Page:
Credit: Joan Marcus

As a teenager myself, I was excited to go see a Broadway musical about teenagers (and performed by teenagers, not young-looking grown-ups). 13 is about a young kid named Evan Goldman (Graham Phillips) who’s forced to leave his hometown of New York City for Appleton, a small town in Indiana — where, in the shark-infested corridors of middle school, he has to make friends and get accepted.

I was hooked by the opening number, ”13.” The lyrics were catchy, and the number showcased the performers’ dancing and vocal abilities right off the bat. Most of the dancing was simple, but there were some impressive gymnastics too. As the story moved along, it sounded a little familiar — Evan’s got to get the cool kid, Brett (Eric M. Nelsen), to come to his bar mitzvah or nobody else will. But even though the plot seemed a little trite, the lyrics, which were terrific, made up for it. There was a little High School Musical cheesiness at some points, with the ”we can do this” and ”we’re all in this together” attitudes, but the show’s creators kept it funny by poking fun at Brett’s stupidity and popular girl Lucy’s temper. However, the showdown between Lucy (Elizabeth Egan Gilles) and her friend Kendra (Delaney Moro) — over Brett, of course — was a little too Mean Girls to be completely realistic, as was all the intense bullying. Sure, bullying goes on in all schools, but generally not to the extent that kids can’t walk on the same sides of the hallway together. In contrast, Evan’s anxieties over what the kids at his new school would think of him, and how successful his bar mitzvah would be, seemed completely real. Every kid agonizes about how they’ll be labeled by their classmates. And the song ”It Can’t Be True,” where all the girls text each other the latest gossip, was dead-on: It’s exactly how rumors get spread.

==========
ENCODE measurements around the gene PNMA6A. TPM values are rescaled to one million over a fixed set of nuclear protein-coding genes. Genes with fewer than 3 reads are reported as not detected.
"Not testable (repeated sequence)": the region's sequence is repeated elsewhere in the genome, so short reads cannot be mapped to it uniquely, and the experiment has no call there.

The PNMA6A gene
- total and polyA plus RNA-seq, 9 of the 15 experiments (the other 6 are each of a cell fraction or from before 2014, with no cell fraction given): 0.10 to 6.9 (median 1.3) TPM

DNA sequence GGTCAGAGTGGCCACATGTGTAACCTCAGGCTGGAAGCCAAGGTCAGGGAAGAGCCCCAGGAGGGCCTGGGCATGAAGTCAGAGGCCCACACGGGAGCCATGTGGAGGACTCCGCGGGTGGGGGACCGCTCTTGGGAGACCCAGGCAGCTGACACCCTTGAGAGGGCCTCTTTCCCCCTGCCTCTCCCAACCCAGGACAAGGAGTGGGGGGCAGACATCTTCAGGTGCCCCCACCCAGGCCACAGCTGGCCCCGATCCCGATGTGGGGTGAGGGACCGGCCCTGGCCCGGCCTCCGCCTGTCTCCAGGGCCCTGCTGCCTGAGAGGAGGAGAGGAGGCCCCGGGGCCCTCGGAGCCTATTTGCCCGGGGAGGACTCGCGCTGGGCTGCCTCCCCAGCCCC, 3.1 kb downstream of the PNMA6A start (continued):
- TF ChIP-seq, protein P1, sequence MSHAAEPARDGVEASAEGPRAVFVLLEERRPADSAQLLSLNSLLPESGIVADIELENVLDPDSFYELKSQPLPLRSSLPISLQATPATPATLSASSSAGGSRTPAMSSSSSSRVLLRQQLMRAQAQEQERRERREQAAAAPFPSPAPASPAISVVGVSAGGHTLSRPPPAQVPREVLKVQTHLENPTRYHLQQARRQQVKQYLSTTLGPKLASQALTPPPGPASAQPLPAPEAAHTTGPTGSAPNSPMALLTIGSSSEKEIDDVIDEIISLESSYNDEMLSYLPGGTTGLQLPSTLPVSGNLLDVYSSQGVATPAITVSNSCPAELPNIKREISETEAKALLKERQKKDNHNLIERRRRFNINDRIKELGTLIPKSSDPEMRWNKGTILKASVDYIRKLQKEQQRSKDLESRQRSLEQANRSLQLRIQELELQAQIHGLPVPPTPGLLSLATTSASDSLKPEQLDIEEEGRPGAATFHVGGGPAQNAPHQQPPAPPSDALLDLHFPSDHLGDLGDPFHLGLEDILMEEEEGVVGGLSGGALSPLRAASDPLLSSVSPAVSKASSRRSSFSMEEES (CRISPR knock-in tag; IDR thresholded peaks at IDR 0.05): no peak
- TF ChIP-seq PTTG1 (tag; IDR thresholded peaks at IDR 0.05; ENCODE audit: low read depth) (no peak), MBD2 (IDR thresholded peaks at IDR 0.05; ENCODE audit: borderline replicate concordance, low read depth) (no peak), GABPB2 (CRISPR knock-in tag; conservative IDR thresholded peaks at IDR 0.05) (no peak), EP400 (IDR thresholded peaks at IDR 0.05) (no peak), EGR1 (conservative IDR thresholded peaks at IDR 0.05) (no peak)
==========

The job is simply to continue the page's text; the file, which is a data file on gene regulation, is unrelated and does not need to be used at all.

So while some details in the show were unrealistic, most were completely plausible, especially the costumes (a bunch of the kids were dressed in Abercrombie & Fitch) and the sets (Kendra’s bedroom was covered in posters of the Jonas Brothers and Zac Efron). The little touches made the show funny and faithful to what it’s like to turn 13. And the music made up for any plot shortcomings and carried the whole evening. A- (Tickets: or 212-239-6200)